If you’ve always wanted to experience a Christmas market at its best, Germany is the place to do it. Berlin – Germany’s capital – is a location that seems most special in winter, with its lakes freezing over (and locals taking advantage of the opportunity for a spot of ice skating) and its shops, restaurants and theatres providing welcome respite against the backdrop of subzero temperatures. Take a stroll through Tiergarten park, drinking in its sombre atmosphere beneath a blanket of snow, and consider stopping at the Café am Neuen See for a candlelit dinner beside a panoramic window. If you’re around in February, keep an eye out for the stars at Berlinale – Berlin’s annual glitzy film festival – and do make the most of Berlin’s world-renowned nightlife: it’s varied, vibrant and famously progressive.
Another one of the best winter city breaks in Europe if you want to get in the mood for Christmas, Ghent is certainly somewhere to consider. Wrap up warmly to amble through its charming Christmas markets, drinking in the scent of pine resin, mulled wine and mouthwatering street food while picking up trinkets to fill your Christmas stockings with.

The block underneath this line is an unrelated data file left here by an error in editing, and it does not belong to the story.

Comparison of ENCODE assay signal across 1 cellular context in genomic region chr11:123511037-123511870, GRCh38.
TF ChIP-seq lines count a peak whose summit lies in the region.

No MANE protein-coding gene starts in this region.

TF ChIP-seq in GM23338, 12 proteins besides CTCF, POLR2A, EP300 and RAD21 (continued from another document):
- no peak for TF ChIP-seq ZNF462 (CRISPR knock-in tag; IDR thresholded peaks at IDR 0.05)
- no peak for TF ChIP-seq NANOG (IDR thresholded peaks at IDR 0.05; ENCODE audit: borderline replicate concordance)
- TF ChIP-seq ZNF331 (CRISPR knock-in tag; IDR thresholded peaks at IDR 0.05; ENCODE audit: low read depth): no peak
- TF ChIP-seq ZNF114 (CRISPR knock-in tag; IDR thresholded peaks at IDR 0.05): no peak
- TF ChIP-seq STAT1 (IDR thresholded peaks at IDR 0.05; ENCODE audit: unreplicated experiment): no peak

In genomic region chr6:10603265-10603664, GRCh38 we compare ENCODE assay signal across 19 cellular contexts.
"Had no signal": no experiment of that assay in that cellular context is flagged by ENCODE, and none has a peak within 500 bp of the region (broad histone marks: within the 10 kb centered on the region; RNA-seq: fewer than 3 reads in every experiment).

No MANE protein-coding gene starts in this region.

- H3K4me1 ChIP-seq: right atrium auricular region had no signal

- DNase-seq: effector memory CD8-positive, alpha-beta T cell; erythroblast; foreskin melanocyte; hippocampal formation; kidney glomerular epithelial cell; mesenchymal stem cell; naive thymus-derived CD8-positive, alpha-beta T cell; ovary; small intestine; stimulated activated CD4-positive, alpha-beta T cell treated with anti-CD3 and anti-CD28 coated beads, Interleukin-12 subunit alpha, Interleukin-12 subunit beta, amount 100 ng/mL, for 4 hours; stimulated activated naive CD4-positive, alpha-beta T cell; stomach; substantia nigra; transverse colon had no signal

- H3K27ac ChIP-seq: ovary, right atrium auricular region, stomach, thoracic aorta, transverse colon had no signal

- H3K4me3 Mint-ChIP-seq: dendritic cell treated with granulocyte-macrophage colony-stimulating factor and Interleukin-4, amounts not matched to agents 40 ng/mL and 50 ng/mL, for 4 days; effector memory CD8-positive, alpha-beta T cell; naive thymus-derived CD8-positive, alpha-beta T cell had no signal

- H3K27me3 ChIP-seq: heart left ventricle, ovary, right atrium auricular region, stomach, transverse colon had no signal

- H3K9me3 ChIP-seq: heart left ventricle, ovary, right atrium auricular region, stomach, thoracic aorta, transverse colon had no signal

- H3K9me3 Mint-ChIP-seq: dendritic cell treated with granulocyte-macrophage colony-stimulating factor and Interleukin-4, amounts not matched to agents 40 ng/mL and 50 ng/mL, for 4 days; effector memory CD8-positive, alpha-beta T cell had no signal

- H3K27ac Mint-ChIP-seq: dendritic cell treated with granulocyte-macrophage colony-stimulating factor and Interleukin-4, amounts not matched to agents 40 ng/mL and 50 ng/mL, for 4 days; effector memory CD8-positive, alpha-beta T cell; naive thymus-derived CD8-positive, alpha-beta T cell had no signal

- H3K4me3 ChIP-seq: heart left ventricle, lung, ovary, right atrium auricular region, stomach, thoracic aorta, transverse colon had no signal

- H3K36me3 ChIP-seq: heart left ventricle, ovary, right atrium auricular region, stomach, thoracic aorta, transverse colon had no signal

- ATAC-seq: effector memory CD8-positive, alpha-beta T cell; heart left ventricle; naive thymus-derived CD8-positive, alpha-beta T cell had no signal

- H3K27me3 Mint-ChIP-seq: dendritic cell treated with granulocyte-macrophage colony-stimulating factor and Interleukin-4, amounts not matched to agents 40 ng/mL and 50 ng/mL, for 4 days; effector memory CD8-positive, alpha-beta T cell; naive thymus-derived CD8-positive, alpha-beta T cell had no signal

But there’s plenty of reason to pay Ghent a visit after Christmas too. For example, the Light Festival will be illuminating the city in February, highlighting Ghent’s stunning historic sites and monuments in a way that’s more spectacular and memorable than you could imagine.
One of the warmest western European countries (and one of the driest too), Lisbon is worth consideration if you’d like to be a little warmer than you would be back home. Smell the salty sea and explore this charming old city with its tiled houses, elevated streets and breathtakingly beautiful old monasteries before sitting down to dinner in one of its authentic restaurants where you’re guaranteed to be spoiled for choice of mouth-watering dishes. But, it’s Lisbon’s wooden trams, iron funiculars and artistic districts that give it such character and make it such a memorable city break destination.